Posted: Tuesday, August 8, 2000
A Joint Resolution Document between the Russian Aviation and Space Agency (RASA) and RSC Energia (RSCE) confirms agreements to replace the Docking and Stowage Module of the International Space Station (ISS) with the commercial module Enterprise(TM).
Enterprise is being designed and built as a commercial venture by RSCE and SPACEHAB for launch and deployment in 2003. RSCE is the prime contractor for the Russian Segment of the International Space Station.
``RSC Energia and SPACEHAB are developing the commercial Multi-Purpose Module (MPM) Enterprise, the use of which has been fully coordinated with Rosaviakosmos [RASA], and we informed NASA,'' said RSCE Deputy General Designer and ISS Program Director Valery Ryumin. Mr. Ryumin is an experienced space traveler and veteran of Salyut, Mir and Space Shuttle missions.
``RSCE President and General Designer Yury Semenov has signed this Joint Resolution Document with the honorable Yury Koptev, General Director of Rosaviakosmos, confirming Enterprise as part of the Russian segment of ISS replacing what was formerly referred to as the Docking and Stowage Module,'' Mr. Ryumin added.
The existence of this document, completed May 19, 2000, was confirmed today by RSCE in the wake of announcements by other companies of potential plans to build their own module and attach it to the ISS. ``This should clarify and eliminate any confusion,'' Mr. Ryumin said.
RSCE and SPACEHAB are constructing Enterprise. The first truly commercial facility to be attached to the ISS, it will serve as a multimedia production facility as well as supporting scientific research, station logistics and stowage and acting as a docking location for visiting Soyuz and Progress supply spacecraft.
``The safety systems, power requirements and capabilities and other engineering functions of Enterprise will naturally fit seamlessly into the ISS,'' said Boris Sotnikov, RSCE Deputy General Designer.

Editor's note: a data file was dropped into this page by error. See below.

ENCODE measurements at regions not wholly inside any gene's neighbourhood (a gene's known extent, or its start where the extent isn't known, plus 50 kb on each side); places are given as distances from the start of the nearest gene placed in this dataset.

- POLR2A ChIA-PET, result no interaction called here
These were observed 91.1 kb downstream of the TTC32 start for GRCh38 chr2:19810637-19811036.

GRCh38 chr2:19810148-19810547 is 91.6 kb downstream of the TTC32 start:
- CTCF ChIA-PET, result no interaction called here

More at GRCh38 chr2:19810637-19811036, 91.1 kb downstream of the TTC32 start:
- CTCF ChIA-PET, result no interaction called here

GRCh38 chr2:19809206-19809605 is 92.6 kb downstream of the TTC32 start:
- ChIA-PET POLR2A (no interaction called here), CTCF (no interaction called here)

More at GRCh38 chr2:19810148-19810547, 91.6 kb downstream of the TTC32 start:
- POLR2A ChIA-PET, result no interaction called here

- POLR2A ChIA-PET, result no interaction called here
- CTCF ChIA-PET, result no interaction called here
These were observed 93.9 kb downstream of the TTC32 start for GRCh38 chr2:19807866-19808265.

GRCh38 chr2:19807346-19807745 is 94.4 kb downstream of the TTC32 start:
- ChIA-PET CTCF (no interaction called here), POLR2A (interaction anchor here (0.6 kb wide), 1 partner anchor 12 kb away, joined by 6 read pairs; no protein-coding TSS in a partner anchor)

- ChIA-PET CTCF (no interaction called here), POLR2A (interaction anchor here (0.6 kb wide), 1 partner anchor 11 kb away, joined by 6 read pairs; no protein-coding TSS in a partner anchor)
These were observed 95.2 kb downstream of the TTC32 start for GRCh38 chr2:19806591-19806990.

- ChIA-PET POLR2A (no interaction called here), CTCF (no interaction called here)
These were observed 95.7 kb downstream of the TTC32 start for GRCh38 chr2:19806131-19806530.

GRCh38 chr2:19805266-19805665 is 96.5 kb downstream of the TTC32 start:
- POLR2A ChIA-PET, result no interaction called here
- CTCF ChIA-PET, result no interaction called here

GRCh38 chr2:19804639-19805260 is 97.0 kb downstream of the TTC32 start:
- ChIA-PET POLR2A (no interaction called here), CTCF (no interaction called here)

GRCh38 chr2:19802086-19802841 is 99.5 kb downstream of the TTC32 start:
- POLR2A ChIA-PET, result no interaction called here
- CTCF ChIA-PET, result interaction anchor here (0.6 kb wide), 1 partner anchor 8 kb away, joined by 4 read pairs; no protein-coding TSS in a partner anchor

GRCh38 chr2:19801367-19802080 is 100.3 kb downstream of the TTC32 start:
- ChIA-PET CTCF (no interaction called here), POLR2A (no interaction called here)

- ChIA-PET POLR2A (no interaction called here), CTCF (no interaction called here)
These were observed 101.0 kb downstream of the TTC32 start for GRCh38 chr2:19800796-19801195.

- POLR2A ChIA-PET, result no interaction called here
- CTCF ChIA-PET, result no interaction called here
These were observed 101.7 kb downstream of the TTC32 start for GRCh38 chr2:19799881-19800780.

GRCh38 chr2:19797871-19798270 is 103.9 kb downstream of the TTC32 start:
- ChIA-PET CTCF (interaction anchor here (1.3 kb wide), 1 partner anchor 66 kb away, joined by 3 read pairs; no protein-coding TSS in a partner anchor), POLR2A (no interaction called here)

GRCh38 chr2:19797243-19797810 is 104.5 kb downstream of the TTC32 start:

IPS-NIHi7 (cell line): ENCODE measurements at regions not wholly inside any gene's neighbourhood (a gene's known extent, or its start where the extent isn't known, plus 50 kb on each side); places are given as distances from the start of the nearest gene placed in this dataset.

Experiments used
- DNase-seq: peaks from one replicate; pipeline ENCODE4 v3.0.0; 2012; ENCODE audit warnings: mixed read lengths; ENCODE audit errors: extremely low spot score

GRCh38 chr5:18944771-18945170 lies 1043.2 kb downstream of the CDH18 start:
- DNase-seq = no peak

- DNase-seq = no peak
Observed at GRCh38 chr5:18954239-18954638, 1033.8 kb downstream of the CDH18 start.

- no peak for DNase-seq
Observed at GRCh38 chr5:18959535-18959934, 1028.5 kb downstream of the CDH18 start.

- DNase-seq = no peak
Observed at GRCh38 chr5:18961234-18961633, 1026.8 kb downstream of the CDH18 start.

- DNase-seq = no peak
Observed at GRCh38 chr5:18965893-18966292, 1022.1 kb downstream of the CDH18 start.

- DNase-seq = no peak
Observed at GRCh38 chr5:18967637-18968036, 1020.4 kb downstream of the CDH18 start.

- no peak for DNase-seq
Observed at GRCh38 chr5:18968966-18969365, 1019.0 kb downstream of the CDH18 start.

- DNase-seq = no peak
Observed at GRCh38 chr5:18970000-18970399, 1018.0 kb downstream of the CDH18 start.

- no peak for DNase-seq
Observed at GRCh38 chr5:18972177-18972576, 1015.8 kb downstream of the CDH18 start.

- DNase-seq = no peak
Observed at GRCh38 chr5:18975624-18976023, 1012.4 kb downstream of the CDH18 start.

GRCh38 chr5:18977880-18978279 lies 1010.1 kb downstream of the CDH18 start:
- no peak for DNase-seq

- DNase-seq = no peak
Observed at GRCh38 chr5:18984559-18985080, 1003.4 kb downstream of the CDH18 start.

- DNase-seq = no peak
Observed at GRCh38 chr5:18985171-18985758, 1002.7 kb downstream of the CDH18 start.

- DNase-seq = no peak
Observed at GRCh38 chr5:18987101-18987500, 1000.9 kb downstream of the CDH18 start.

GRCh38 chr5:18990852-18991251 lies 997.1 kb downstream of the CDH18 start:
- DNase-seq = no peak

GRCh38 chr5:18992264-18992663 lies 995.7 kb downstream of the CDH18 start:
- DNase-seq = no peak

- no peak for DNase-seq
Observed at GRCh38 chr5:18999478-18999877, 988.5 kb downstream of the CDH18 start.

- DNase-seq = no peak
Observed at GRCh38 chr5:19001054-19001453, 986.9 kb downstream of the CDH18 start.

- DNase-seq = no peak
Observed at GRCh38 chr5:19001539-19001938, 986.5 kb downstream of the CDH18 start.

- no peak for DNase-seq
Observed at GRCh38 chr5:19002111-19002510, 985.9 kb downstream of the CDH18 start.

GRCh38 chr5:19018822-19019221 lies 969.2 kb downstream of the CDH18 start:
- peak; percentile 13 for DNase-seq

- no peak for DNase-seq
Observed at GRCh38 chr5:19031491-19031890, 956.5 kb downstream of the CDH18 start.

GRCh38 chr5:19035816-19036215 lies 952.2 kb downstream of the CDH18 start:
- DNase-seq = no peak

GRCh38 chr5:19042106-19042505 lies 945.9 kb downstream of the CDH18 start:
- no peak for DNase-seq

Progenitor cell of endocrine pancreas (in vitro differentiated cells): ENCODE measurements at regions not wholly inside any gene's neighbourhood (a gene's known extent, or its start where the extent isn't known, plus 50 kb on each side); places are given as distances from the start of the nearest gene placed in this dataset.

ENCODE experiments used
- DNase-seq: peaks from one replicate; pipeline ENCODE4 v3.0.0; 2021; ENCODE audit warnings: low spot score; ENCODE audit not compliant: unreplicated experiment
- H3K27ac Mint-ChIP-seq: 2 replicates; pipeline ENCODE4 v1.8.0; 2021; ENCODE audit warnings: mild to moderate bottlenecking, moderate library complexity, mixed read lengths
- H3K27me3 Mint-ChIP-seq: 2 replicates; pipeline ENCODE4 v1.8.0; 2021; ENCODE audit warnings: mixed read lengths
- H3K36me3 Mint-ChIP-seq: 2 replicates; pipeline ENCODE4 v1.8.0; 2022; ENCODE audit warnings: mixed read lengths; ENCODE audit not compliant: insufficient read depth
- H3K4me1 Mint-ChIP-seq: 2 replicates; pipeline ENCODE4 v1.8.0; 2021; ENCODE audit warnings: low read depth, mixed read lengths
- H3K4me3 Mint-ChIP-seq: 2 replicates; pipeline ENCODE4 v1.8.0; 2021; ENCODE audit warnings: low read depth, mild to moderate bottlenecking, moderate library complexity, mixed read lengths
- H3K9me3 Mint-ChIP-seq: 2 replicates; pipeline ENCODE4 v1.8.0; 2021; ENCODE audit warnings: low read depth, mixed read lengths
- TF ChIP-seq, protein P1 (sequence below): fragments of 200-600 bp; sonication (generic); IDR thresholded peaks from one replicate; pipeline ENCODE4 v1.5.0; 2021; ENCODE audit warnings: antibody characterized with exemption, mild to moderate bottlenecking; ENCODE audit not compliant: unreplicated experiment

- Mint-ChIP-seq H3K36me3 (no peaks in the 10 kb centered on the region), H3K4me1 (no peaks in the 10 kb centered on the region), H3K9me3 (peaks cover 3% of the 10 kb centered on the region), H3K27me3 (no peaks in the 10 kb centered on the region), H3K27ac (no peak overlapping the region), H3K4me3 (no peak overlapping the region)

``The Service Module Zvezda is a key element of the ISS Russian Segment which enables the functioning of all other Russian ISS modules. As prime contractor of ISS Russian Segment integration, RSC Energia has conducted the unique engineering integration of the Enterprise module into the Russian Segment,'' said RSCE President Dr. Yury Semenov. ``We were able to do this work during the final stages of processing the Service Module and preparing it for launch. Now our top priority is Enterprise. RSCE is making its best efforts to produce this module as early as possible.''
According to the Joint Resolution Document signed by Dr. Semenov and Director Koptev, Enterprise will be launched on a Zenit launch vehicle and docked to the ISS Russian Segment. Enterprise is currently under development and scheduled for attachment to the ISS in early 2003.
RSC Energia is one of the most respected and experienced aerospace manufacturers in the world. RSCE has designed and built spacecraft ranging from Sputnik to Mir and is prime contractor for the Russian segments of the ISS. It designs, constructs and supports the Soyuz and Progress vehicles, the most dependable spacecraft ever designed, which will carry crews and cargo to the world's newest orbiting outpost.
Founded in 1984 and with more than $100 million in annual revenue, SPACEHAB is a leading provider of commercial space services. SPACEHAB is the first company to commercially develop, own, and operate habitable modules that provide laboratory facilities and logistics resupply aboard NASA's Space Shuttles.
The company also supports astronaut training at NASA's Johnson Space Center in Texas and provides commercial satellite processing services for Boeing's Delta and Lockheed Martin's Atlas launch vehicles near Kennedy Space Center in Florida.
This release contains forward-looking statements that are subject to certain risks and uncertainties that could cause actual results to differ materially from those projected in such statements.
Such risks and uncertainties include, but are not limited to, whether the company will fully realize the economic benefits under its NASA and other customer contracts, the timing and mix of Space Shuttle missions, the successful development and commercialization of new space assets, technological difficulties, product demand, timing of new contracts, launches and business, market acceptance risks, the effect of economic conditions, uncertainty in government funding, the impact of competition, and other risks detailed in the Company's Securities and Exchange Commission filings.
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